Wednesday, 31 October 2007
A decision to toss latest plan would increase uncertainty over state's death penalty, already on hold because of a constitutional challenge.
By Henry Weinstein, Los Angeles Times Staff Writer
October 31, 2007
California may have to go back to the drawing board to redesign how to execute condemned inmates by lethal injection, under a tentative ruling Tuesday by a Marin County Superior Court judge.
Judge Lynn O'Malley Taylor's decision to toss the state's design, if it becomes final, will cast more uncertainty on California's death penalty, already on a de facto moratorium for the last 20 months because of a constitutional challenge to lethal injection.
Critics across the country have objected that lethal injection amounts to cruel and unusual punishment, contending that the three-drug cocktail that is used includes a paralyzing chemical that masks extreme pain.
The U.S. Supreme Court is considering a challenge to lethal injection in a Kentucky case.
Last December, U.S. District Judge Jeremy Fogel in San Jose ruled that inmates on California's death row run an unnecessary risk of excessive pain.
In response to Fogel's ruling, the state started building a new death chamber and revised lethal injection guidelines, largely behind closed doors.
Attorneys from the Munger, Tolles & Olson law firm sued on behalf of two inmates, saying that state corrections officials made a "deliberate and undisputed" decision to ignore the Administrative Procedure Act, which called for public scrutiny of the state's overhaul.
Lawyers from the California attorney general's office asserted that the Administrative Procedure Act did not apply because of an exemption for policy changes that affect only one prison or correctional facility. All state executions are carried out at San Quentin State Prison.
Attorneys also argued that the state's lethal injection procedure "is not a rule of general application."
Taylor, on the eve of a court hearing on the issue, flatly rejected both of those arguments.
"None of the exceptions to this rule raised by the defendants apply," she wrote.
She said she will issue an injunction against enforcing the new state plan.
Administrative law experts said the ruling could have a dramatic effect on the more than 650 people on California's death row. Corrections officials would have to draw up new lethal injection procedures, publish a rule, seek comment, hold a public hearing and submit the rule to review by the state Office of Administrative Law, an independent agency, according to law professors Michael Asimow of UCLA and Clare Pastore of USC.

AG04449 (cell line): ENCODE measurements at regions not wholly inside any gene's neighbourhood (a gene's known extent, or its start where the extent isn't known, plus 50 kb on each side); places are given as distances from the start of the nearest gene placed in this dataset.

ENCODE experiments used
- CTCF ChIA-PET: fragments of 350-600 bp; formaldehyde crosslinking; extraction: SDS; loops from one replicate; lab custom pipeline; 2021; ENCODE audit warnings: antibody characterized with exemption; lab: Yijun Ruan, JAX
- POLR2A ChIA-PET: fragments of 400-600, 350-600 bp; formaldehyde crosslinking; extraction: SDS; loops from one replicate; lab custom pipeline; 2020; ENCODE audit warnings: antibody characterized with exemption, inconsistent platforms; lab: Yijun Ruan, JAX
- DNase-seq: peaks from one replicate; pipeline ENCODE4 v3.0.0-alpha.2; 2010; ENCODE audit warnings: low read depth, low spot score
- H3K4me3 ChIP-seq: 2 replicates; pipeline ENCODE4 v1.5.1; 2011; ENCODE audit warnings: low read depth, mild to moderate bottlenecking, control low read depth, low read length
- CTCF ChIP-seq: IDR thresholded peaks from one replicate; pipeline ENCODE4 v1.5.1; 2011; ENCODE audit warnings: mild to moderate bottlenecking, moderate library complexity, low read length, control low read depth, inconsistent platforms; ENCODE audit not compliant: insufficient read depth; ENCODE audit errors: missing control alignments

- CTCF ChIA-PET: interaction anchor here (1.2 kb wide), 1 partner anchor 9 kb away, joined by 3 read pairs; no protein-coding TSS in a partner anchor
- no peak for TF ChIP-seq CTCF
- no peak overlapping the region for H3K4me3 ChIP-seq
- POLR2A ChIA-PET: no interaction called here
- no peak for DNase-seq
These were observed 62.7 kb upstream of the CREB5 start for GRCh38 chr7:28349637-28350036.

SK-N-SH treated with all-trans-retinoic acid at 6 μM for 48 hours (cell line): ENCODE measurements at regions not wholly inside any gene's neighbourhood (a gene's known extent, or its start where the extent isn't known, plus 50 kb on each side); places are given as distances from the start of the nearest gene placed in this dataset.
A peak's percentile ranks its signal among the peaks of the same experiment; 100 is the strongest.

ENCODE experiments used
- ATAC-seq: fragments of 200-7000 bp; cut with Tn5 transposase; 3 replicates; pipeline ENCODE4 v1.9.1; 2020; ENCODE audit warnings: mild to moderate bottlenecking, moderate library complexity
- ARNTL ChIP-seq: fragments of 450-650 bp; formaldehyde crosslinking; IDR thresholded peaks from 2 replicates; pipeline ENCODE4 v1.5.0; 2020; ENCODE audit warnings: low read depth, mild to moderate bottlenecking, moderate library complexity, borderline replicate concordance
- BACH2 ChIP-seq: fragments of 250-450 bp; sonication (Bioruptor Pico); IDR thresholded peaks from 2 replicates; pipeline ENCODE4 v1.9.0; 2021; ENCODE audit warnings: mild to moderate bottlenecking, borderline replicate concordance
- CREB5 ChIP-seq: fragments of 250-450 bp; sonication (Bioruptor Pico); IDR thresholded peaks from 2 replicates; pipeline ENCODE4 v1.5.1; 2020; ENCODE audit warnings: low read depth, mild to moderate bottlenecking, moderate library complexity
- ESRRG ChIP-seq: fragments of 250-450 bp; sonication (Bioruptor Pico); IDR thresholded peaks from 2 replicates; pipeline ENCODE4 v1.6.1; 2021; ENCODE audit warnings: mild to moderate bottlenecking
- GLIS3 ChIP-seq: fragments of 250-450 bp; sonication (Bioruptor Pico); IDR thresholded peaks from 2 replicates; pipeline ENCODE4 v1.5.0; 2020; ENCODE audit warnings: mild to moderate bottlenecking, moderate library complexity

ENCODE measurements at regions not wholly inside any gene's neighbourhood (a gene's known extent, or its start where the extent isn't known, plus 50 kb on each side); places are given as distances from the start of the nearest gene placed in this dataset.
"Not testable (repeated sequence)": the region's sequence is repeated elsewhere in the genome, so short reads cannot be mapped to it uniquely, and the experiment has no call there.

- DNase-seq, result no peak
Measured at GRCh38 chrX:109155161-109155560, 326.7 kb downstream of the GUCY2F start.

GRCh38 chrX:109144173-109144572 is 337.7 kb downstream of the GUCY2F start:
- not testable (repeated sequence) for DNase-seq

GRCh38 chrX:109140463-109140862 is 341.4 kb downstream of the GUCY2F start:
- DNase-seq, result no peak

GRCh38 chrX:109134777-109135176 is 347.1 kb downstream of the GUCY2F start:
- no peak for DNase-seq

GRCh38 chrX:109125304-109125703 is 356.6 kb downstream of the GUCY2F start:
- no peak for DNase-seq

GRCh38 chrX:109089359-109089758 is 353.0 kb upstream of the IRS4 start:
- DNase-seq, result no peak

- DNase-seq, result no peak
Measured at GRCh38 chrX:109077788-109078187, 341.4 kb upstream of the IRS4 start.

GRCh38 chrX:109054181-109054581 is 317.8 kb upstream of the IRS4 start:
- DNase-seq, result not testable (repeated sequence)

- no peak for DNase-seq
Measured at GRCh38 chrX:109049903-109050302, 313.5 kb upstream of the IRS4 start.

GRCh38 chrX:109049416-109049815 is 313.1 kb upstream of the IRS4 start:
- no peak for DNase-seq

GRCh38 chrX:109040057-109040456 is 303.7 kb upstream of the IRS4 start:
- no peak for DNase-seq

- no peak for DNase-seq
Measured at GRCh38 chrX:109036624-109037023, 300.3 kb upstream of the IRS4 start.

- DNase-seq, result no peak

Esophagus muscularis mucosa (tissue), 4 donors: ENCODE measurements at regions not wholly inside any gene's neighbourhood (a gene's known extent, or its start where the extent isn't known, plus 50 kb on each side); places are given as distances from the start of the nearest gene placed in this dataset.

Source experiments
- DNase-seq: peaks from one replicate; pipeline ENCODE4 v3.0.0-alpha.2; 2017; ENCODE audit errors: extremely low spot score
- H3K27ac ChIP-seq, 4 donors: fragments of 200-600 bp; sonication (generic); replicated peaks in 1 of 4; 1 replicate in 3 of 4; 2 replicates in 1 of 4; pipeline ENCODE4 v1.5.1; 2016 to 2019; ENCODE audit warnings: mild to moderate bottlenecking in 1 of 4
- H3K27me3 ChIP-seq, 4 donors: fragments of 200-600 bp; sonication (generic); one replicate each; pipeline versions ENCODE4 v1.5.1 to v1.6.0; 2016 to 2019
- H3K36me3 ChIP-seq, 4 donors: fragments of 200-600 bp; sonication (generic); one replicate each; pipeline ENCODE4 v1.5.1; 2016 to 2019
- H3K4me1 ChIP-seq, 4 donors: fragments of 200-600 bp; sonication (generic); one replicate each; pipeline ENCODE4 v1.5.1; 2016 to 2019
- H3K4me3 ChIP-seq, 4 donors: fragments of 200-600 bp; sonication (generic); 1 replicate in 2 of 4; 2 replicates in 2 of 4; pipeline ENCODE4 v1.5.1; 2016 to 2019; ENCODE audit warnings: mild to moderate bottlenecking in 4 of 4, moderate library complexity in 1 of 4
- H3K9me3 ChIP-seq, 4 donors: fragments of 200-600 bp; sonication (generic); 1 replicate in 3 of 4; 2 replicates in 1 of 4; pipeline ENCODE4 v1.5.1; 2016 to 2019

That could take up to six months or longer, Asimow said.
Bradley S. Phillips, the lead lawyer for the plaintiffs, death row inmates Michael Morales and Mitchell Sims, said it would be inappropriate for him to comment on a tentative ruling. The attorney general's office had no immediate comment.
Both professors Asimow and Pastore said the judge's ruling was well within the mainstream of the courts' thinking on the issue in California.
"The California Administrative Procedure Act is unusual because it is very strong and detailed," said Pastore, who brought a number of cases under the law while she was at the Western Center on Law and Poverty. "We want the public to know what government is doing."
Asimow said similar rulings are issued many times a year, frequently in cases of what have come to be known as "underground regulations," issued without a public voice.
Lawyers from the state attorney general's office are expected to ask Judge Taylor to reverse her tentative ruling at the hearing today. If that does not succeed, they can appeal.
Attorneys also have filed a court challenge to the merits of the state's new lethal injection procedures. Judge Fogel has scheduled a hearing on that challenge for Dec. 10 and 11.